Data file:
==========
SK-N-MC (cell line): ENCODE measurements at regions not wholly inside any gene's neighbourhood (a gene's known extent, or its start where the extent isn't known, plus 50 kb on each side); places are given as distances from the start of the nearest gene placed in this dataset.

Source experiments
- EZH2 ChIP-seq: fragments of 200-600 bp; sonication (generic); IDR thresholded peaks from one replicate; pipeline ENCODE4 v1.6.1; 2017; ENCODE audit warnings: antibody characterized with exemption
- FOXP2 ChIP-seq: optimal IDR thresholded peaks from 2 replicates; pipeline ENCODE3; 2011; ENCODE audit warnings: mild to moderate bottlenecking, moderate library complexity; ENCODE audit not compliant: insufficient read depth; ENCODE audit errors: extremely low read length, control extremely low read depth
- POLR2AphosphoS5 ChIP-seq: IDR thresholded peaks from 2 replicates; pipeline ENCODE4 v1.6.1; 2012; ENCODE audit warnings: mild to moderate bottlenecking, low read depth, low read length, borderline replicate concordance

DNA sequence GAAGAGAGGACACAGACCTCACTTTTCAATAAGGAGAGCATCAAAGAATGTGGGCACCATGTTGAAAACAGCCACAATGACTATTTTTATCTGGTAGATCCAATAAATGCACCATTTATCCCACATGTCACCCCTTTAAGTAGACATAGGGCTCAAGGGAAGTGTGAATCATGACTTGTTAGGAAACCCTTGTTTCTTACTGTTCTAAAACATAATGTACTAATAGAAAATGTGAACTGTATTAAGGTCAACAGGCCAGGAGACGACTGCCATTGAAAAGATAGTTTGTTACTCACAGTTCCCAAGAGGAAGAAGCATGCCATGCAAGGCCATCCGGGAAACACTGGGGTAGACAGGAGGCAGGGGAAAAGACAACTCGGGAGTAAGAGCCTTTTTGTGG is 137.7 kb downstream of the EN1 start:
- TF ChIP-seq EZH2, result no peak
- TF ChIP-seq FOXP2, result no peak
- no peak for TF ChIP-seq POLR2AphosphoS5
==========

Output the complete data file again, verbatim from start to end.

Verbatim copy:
SK-N-MC (cell line): ENCODE measurements at regions not wholly inside any gene's neighbourhood (a gene's known extent, or its start where the extent isn't known, plus 50 kb on each side); places are given as distances from the start of the nearest gene placed in this dataset.

Source experiments
- EZH2 ChIP-seq: fragments of 200-600 bp; sonication (generic); IDR thresholded peaks from one replicate; pipeline ENCODE4 v1.6.1; 2017; ENCODE audit warnings: antibody characterized with exemption
- FOXP2 ChIP-seq: optimal IDR thresholded peaks from 2 replicates; pipeline ENCODE3; 2011; ENCODE audit warnings: mild to moderate bottlenecking, moderate library complexity; ENCODE audit not compliant: insufficient read depth; ENCODE audit errors: extremely low read length, control extremely low read depth
- POLR2AphosphoS5 ChIP-seq: IDR thresholded peaks from 2 replicates; pipeline ENCODE4 v1.6.1; 2012; ENCODE audit warnings: mild to moderate bottlenecking, low read depth, low read length, borderline replicate concordance

DNA sequence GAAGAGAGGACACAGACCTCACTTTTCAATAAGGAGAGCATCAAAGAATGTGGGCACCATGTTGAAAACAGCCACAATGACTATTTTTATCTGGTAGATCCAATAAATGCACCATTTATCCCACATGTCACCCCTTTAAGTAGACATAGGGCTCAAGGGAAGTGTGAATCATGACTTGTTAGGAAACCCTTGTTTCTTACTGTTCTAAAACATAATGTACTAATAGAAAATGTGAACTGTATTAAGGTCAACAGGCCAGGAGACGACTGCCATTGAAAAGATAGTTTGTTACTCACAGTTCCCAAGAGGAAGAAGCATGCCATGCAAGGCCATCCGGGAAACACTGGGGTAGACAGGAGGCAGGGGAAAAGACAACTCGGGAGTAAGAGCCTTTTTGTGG is 137.7 kb downstream of the EN1 start:
- TF ChIP-seq EZH2, result no peak
- TF ChIP-seq FOXP2, result no peak
- no peak for TF ChIP-seq POLR2AphosphoS5